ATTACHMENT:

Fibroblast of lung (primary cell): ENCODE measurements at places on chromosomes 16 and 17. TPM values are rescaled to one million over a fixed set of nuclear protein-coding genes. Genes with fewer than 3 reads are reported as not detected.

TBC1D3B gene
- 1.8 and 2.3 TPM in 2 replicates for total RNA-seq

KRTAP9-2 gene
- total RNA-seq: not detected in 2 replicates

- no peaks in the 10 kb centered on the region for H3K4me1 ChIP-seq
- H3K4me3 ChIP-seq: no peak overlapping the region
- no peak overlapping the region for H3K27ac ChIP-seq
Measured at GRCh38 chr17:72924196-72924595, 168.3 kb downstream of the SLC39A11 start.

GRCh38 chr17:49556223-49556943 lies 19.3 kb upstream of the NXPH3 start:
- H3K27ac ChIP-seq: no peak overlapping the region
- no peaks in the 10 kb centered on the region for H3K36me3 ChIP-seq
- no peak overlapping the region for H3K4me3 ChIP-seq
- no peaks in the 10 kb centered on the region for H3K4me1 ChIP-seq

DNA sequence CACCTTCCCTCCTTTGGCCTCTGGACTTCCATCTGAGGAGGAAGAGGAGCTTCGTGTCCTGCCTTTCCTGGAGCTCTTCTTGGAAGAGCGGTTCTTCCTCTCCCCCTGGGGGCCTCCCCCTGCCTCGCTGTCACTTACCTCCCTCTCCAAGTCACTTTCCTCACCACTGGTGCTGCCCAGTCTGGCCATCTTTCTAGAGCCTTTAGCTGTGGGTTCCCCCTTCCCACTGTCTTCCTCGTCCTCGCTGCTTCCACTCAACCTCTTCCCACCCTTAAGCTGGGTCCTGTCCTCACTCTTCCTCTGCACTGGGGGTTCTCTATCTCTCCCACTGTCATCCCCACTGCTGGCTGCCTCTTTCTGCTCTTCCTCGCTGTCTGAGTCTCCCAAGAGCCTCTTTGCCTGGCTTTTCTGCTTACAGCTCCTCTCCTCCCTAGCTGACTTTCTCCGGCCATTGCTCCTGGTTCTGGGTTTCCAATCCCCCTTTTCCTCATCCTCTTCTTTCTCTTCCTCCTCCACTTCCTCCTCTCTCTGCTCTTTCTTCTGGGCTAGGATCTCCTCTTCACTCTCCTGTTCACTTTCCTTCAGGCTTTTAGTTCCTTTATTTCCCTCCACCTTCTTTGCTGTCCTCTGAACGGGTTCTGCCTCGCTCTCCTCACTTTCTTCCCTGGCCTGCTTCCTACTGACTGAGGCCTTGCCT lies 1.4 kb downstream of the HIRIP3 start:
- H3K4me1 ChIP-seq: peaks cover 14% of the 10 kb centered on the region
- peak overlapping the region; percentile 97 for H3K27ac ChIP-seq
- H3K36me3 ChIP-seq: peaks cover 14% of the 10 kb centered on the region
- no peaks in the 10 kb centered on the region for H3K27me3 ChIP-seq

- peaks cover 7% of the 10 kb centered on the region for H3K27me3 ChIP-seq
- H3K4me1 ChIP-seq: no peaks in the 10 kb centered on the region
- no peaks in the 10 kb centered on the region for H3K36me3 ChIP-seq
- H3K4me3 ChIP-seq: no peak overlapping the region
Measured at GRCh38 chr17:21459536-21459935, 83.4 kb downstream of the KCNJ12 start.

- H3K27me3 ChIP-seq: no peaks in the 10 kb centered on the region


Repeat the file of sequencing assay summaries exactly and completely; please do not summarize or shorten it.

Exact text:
Fibroblast of lung (primary cell): ENCODE measurements at places on chromosomes 16 and 17. TPM values are rescaled to one million over a fixed set of nuclear protein-coding genes. Genes with fewer than 3 reads are reported as not detected.

TBC1D3B gene
- 1.8 and 2.3 TPM in 2 replicates for total RNA-seq

KRTAP9-2 gene
- total RNA-seq: not detected in 2 replicates

- no peaks in the 10 kb centered on the region for H3K4me1 ChIP-seq
- H3K4me3 ChIP-seq: no peak overlapping the region
- no peak overlapping the region for H3K27ac ChIP-seq
Measured at GRCh38 chr17:72924196-72924595, 168.3 kb downstream of the SLC39A11 start.

GRCh38 chr17:49556223-49556943 lies 19.3 kb upstream of the NXPH3 start:
- H3K27ac ChIP-seq: no peak overlapping the region
- no peaks in the 10 kb centered on the region for H3K36me3 ChIP-seq
- no peak overlapping the region for H3K4me3 ChIP-seq
- no peaks in the 10 kb centered on the region for H3K4me1 ChIP-seq

DNA sequence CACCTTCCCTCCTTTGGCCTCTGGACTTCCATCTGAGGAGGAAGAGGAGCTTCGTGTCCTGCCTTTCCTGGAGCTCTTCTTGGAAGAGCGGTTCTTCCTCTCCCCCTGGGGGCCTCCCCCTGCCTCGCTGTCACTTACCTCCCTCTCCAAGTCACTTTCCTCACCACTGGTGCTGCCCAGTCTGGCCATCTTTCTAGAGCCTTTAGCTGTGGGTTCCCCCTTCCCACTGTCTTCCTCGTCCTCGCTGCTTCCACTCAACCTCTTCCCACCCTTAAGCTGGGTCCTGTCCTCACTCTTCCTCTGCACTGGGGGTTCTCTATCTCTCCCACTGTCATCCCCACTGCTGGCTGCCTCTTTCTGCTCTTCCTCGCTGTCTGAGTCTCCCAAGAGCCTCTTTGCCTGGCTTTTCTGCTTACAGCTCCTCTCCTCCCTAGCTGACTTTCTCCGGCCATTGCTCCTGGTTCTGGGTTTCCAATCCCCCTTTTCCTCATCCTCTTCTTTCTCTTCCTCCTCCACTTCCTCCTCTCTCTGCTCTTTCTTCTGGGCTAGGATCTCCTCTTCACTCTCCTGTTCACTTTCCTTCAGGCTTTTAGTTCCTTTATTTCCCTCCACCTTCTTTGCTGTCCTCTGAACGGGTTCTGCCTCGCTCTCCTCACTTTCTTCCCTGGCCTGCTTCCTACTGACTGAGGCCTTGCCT lies 1.4 kb downstream of the HIRIP3 start:
- H3K4me1 ChIP-seq: peaks cover 14% of the 10 kb centered on the region
- peak overlapping the region; percentile 97 for H3K27ac ChIP-seq
- H3K36me3 ChIP-seq: peaks cover 14% of the 10 kb centered on the region
- no peaks in the 10 kb centered on the region for H3K27me3 ChIP-seq

- peaks cover 7% of the 10 kb centered on the region for H3K27me3 ChIP-seq
- H3K4me1 ChIP-seq: no peaks in the 10 kb centered on the region
- no peaks in the 10 kb centered on the region for H3K36me3 ChIP-seq
- H3K4me3 ChIP-seq: no peak overlapping the region
Measured at GRCh38 chr17:21459536-21459935, 83.4 kb downstream of the KCNJ12 start.

- H3K27me3 ChIP-seq: no peaks in the 10 kb centered on the region